In July, volunteer animal shelter workers shared the story of a red dog named Lys (Ukr. “Fox”): back in the middle of April, after Russian soldiers had abandoned territories near Kyiv, the locals found a dog with injured paws in a garbage ditch. They wanted to rescue the animal, but noticed just in time that it was rigged to an explosive.
While retreating, occupants often leave behind explosives anywhere they can: inside abandoned buildings, courtyards, forests, bodies of water, or beside the road. As told by the State Special Communications Service, the primary targets for explosives are objects that may be of value to people: mobile phones, weapons or weapon components, medkits, food, children’s toys, and even the bodies of the deceased.
“Inside civilian homes, explosives were left next to day-to-day items - for example, inside washing machines or wardrobe closets. Tripwire grenades were set up in courtyards,” says Director of the pyrotechnical work organization department of SES, Serhiy Reva. The presence of danger, he explains, may be evidenced by little details such as fishing lines with hooks, or wires. Securing suspicious items is the job for professional sappers and pyrotechnicians. Metal detectors can help them in this task, as they can detect explosives up to 0.6m below the surface.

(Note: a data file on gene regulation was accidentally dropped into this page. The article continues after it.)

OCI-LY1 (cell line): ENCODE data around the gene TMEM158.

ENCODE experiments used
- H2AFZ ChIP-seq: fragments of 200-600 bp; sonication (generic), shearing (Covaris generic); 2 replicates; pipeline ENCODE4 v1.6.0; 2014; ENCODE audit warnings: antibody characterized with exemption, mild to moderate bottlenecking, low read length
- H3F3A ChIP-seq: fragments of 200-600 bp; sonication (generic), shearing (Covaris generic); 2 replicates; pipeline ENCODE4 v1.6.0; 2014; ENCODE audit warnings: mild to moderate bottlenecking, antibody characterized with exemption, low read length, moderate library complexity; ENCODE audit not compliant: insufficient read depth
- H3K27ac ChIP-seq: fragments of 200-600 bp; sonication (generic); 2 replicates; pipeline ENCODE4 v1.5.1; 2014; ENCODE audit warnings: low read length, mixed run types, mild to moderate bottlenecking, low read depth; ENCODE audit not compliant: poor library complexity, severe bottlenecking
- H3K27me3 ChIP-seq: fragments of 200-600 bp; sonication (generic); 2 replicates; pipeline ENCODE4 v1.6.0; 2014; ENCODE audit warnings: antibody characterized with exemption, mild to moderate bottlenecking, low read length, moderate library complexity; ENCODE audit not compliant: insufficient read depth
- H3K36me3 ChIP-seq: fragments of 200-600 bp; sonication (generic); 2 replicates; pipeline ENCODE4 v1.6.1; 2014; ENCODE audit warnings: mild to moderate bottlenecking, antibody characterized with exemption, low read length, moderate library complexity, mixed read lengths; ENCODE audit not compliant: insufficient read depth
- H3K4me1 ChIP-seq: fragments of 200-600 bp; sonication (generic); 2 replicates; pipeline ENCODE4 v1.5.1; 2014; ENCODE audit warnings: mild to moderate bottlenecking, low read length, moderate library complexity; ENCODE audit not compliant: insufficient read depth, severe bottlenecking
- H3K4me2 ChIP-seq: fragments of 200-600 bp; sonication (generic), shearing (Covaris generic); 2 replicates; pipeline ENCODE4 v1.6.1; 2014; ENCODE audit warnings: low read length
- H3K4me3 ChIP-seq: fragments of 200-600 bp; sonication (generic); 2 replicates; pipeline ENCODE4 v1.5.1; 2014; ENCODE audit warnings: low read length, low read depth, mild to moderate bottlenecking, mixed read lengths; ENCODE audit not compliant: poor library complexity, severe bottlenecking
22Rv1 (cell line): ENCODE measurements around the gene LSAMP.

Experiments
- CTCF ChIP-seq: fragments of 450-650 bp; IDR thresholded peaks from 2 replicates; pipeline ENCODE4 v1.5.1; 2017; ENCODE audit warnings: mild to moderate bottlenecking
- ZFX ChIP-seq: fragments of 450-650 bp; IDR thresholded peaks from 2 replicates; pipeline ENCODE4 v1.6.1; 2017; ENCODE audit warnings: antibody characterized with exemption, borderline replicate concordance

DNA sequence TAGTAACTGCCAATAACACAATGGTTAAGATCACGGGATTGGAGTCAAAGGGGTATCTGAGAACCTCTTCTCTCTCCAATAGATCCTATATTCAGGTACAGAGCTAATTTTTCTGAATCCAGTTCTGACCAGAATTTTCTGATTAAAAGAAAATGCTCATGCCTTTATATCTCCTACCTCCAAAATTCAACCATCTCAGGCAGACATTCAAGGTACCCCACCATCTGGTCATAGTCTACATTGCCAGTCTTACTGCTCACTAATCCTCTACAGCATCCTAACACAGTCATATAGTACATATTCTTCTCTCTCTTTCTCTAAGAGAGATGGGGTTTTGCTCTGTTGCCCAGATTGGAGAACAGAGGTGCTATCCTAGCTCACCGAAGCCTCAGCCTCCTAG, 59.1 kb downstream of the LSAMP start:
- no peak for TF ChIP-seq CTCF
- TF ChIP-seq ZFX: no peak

“A sapper without a metal detector is a soldier without a gun,” says Serhiy Reva. Even once specialized pyrotechnical machinery does its work on a certain territory, the quality of the finished job is checked with the help of metal detectors. On average, SES specialists isolate and defuse between 2000 and 6000 explosive objects daily. Compared to the times prior to the Russian invasion, these numbers have grown nearly tenfold.
In order to efficiently demine Ukrainian land, the pyrotechnical departments of SES require 400 Vallon-, Minelab- or Ebinger-type metal detectors. Help us purchase these modern devices, which can detect well-disguised, hidden mines and explosives under the earth’s surface.